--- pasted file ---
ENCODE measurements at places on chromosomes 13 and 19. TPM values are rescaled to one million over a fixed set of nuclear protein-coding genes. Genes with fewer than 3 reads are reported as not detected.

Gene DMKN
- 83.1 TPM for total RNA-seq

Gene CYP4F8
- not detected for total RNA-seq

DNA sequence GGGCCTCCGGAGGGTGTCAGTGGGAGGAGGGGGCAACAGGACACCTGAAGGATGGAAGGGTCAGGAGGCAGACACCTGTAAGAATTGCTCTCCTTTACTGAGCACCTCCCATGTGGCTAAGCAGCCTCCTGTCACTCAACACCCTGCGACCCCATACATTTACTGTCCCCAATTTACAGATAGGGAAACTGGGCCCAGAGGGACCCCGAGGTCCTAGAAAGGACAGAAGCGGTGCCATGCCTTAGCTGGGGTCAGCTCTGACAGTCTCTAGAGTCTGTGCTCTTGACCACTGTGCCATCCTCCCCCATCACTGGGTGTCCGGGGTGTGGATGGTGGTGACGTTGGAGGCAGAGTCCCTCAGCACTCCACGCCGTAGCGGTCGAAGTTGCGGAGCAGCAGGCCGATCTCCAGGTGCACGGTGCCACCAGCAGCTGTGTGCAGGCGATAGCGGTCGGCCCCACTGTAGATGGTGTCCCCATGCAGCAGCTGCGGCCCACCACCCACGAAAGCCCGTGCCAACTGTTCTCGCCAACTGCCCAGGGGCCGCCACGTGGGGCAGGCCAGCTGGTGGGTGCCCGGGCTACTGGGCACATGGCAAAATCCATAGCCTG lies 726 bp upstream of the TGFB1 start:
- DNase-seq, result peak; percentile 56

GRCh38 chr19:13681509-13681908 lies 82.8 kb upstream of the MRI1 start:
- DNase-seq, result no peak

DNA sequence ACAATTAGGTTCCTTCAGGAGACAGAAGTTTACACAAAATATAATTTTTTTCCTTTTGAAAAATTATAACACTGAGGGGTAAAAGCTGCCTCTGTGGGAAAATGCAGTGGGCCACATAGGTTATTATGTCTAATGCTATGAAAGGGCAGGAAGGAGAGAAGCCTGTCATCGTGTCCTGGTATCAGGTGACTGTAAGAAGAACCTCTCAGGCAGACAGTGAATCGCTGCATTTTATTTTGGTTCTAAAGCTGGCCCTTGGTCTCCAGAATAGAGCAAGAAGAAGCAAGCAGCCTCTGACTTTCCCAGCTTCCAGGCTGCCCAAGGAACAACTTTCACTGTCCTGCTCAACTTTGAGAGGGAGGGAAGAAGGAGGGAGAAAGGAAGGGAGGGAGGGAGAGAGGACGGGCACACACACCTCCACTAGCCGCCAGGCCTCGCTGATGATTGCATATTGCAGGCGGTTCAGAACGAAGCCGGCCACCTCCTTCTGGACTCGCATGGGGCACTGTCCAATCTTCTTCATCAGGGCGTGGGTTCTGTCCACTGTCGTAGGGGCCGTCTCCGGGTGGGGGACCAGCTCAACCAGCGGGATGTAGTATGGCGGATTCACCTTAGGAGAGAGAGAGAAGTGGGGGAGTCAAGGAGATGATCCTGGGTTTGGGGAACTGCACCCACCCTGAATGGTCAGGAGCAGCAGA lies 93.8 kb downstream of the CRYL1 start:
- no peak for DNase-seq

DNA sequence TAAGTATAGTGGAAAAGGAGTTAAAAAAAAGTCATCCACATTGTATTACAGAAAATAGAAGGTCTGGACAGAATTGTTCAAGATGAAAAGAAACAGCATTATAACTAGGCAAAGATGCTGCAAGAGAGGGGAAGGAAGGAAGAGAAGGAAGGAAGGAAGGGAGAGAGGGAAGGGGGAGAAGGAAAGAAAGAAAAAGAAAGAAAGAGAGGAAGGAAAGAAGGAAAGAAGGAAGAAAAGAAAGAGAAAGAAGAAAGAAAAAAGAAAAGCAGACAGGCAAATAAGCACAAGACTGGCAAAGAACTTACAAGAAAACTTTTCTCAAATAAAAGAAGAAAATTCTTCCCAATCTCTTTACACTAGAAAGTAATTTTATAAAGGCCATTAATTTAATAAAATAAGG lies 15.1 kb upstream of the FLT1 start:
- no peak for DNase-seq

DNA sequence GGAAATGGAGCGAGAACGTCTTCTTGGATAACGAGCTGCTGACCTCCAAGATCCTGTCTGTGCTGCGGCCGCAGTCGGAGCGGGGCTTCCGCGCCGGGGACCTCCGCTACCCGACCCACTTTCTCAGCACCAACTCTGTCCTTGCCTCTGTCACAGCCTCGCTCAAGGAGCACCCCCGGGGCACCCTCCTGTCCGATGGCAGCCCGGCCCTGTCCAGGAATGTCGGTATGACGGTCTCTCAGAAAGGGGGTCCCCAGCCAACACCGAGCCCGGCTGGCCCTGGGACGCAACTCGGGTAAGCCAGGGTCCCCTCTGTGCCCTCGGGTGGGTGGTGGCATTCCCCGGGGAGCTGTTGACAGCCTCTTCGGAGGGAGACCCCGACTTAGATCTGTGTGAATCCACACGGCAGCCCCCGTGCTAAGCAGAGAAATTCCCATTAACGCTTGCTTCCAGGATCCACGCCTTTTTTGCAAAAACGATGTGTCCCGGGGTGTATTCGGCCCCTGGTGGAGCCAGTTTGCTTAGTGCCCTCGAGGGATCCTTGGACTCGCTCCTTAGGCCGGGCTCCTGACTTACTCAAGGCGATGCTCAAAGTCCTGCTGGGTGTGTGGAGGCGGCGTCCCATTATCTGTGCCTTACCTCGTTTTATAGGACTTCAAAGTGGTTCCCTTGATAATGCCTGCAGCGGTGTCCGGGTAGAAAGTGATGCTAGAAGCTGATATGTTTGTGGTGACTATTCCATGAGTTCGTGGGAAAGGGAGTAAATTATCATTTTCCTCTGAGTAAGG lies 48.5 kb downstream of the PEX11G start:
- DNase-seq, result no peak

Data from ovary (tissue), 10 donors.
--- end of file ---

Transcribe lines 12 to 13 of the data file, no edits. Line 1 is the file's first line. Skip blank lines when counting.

DNA sequence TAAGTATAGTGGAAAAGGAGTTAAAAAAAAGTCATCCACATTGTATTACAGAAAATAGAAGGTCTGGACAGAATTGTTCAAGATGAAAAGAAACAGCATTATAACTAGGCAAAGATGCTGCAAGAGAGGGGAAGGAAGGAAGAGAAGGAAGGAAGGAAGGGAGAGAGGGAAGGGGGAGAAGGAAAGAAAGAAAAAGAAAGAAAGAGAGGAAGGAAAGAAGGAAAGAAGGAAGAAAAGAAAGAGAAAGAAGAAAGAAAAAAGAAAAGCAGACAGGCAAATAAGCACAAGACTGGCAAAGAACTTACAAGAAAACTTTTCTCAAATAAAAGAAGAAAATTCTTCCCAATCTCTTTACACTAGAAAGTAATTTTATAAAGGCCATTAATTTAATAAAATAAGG lies 15.1 kb upstream of the FLT1 start:
- no peak for DNase-seq